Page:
Yeah, Metlmunchr, that is a good idea, I'll have to remember to apply it next time I wonder if that would work to 'upset' a frozen stud as well? I guess I'm a bit chicken to short circuit the welder that way, I don't know how long it is safe on the welding machine, to do that?
One trick I have used when using some old hard facing welding rods that had gotten slightly damp over time, and would introduce porosity at the start of the weld before they really got warmed up, was to short circuit the electrode to the table for 10 or 15 seconds to let it get good and warm (red hot would be overdone and damage the flux most likely). The heat would dry out the coating and then they would deposit as good as new. We would notice the quality of the weld because we often machined our hard surface deposits and were never happy with porosity. But these were relatively brief short circuits at an amperage well below the top range of the machine.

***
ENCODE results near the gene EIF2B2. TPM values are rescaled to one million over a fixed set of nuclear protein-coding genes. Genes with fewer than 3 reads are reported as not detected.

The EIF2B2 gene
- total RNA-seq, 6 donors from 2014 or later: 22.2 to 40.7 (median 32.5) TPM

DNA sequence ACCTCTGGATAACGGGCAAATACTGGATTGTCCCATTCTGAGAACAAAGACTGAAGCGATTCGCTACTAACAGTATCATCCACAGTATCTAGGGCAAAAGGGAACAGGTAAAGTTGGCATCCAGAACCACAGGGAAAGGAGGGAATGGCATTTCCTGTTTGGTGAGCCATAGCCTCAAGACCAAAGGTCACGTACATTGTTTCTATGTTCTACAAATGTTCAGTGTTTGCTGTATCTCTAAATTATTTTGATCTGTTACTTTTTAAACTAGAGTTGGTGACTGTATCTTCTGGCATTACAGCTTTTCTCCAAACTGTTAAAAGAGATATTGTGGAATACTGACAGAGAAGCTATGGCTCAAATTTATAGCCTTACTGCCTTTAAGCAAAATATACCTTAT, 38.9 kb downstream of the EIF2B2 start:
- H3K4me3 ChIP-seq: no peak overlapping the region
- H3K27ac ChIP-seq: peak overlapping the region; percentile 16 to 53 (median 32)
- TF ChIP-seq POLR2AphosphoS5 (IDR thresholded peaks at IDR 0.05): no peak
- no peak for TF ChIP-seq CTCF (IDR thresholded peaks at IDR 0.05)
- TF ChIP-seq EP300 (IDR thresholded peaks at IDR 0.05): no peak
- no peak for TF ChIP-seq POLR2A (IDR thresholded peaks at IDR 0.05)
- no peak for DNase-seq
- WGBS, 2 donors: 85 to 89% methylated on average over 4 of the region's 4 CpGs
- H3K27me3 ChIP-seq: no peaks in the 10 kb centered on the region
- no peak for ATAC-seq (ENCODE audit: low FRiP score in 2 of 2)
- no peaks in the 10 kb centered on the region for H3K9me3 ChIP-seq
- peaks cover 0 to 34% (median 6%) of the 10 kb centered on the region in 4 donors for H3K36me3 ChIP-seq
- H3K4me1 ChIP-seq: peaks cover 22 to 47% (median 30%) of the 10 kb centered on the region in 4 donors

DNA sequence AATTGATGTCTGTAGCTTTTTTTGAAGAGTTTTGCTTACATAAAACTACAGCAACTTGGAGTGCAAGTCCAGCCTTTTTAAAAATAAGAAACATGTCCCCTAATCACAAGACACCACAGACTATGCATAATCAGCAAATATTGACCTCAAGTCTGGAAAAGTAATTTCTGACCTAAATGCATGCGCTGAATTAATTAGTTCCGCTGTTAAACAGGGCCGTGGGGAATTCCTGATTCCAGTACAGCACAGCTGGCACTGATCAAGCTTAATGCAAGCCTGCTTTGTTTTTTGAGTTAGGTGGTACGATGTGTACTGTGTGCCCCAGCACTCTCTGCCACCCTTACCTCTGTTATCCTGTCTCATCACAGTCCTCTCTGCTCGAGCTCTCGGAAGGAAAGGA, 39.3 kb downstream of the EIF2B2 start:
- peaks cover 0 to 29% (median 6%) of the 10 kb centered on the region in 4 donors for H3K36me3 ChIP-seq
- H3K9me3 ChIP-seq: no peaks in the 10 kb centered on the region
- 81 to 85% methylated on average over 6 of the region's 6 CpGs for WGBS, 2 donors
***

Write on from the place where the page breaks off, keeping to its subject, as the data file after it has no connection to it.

forget all the heating, beating and other crap and get an eighth inch
carbide ball burr
position control is important so you stay on center, but spin her up
use coolant and cut it out.
takes maybe 60 seconds
i have done several fuller transmission mainshaft rollpins in this manner, shafts that have been scrapped because machine shops cannot get those hard little bastards out.
at least the shops in this area can't get them out.
i use a dremel tool and plunge right into the little bugger, taking a bit
at a time, and use anything handy for coolant.
8 bucks for a burr and a minute is well worth the effort.
the welder should be fine. when welding it is a short circuit. Stick welders are rated at 50% load. Even a cheapt should be able to run 25% for a hour or so. A battery charger I do not know.
Originally Posted by metlmunchr
Does it need to be welding rod? Would a piece of drill rod work?
This got me thinking (dangerous, I know): Assuming something besides welding rod can be used, is there a way to tin the rod with silver solder (or whatever), flux it up and have the rod solder itself to the roll-pin as everything cools? Obviously, if you did it wrong you could wind up silver soldering the roll-pin into the hole...